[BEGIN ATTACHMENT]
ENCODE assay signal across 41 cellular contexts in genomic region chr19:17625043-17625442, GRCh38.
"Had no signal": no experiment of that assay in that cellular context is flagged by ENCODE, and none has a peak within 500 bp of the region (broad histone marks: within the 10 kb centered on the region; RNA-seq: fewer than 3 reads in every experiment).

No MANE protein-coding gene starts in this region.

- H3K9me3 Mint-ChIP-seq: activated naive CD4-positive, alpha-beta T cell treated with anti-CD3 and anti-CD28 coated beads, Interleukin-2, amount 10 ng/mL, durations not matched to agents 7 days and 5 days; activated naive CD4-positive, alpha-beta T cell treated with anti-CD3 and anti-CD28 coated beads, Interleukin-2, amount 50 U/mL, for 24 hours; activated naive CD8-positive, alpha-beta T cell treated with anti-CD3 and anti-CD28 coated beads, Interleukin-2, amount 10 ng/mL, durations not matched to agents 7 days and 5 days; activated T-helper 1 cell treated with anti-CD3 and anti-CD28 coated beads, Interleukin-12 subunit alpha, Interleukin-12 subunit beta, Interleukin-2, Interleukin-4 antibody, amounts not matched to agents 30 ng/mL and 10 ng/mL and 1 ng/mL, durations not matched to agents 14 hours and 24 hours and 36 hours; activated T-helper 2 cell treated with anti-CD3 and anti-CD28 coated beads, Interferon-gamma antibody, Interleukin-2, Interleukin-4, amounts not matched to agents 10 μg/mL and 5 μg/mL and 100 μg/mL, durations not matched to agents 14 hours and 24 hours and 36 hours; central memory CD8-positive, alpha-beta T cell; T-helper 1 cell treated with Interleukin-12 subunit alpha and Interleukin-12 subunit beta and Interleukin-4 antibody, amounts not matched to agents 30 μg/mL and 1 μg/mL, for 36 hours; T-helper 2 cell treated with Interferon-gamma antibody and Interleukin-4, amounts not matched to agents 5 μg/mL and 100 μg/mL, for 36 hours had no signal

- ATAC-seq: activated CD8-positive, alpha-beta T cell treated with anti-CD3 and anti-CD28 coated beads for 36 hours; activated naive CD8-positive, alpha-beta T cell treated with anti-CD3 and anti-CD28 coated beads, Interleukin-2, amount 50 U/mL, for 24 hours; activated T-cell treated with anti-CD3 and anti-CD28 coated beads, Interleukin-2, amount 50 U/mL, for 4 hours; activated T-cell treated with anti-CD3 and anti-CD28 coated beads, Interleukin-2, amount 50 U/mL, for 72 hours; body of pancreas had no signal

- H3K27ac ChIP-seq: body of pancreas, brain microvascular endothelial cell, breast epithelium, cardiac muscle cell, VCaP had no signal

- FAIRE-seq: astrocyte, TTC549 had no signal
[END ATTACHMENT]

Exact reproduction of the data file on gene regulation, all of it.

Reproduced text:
ENCODE assay signal across 41 cellular contexts in genomic region chr19:17625043-17625442, GRCh38.
"Had no signal": no experiment of that assay in that cellular context is flagged by ENCODE, and none has a peak within 500 bp of the region (broad histone marks: within the 10 kb centered on the region; RNA-seq: fewer than 3 reads in every experiment).

No MANE protein-coding gene starts in this region.

- H3K9me3 Mint-ChIP-seq: activated naive CD4-positive, alpha-beta T cell treated with anti-CD3 and anti-CD28 coated beads, Interleukin-2, amount 10 ng/mL, durations not matched to agents 7 days and 5 days; activated naive CD4-positive, alpha-beta T cell treated with anti-CD3 and anti-CD28 coated beads, Interleukin-2, amount 50 U/mL, for 24 hours; activated naive CD8-positive, alpha-beta T cell treated with anti-CD3 and anti-CD28 coated beads, Interleukin-2, amount 10 ng/mL, durations not matched to agents 7 days and 5 days; activated T-helper 1 cell treated with anti-CD3 and anti-CD28 coated beads, Interleukin-12 subunit alpha, Interleukin-12 subunit beta, Interleukin-2, Interleukin-4 antibody, amounts not matched to agents 30 ng/mL and 10 ng/mL and 1 ng/mL, durations not matched to agents 14 hours and 24 hours and 36 hours; activated T-helper 2 cell treated with anti-CD3 and anti-CD28 coated beads, Interferon-gamma antibody, Interleukin-2, Interleukin-4, amounts not matched to agents 10 μg/mL and 5 μg/mL and 100 μg/mL, durations not matched to agents 14 hours and 24 hours and 36 hours; central memory CD8-positive, alpha-beta T cell; T-helper 1 cell treated with Interleukin-12 subunit alpha and Interleukin-12 subunit beta and Interleukin-4 antibody, amounts not matched to agents 30 μg/mL and 1 μg/mL, for 36 hours; T-helper 2 cell treated with Interferon-gamma antibody and Interleukin-4, amounts not matched to agents 5 μg/mL and 100 μg/mL, for 36 hours had no signal

- ATAC-seq: activated CD8-positive, alpha-beta T cell treated with anti-CD3 and anti-CD28 coated beads for 36 hours; activated naive CD8-positive, alpha-beta T cell treated with anti-CD3 and anti-CD28 coated beads, Interleukin-2, amount 50 U/mL, for 24 hours; activated T-cell treated with anti-CD3 and anti-CD28 coated beads, Interleukin-2, amount 50 U/mL, for 4 hours; activated T-cell treated with anti-CD3 and anti-CD28 coated beads, Interleukin-2, amount 50 U/mL, for 72 hours; body of pancreas had no signal

- H3K27ac ChIP-seq: body of pancreas, brain microvascular endothelial cell, breast epithelium, cardiac muscle cell, VCaP had no signal

- FAIRE-seq: astrocyte, TTC549 had no signal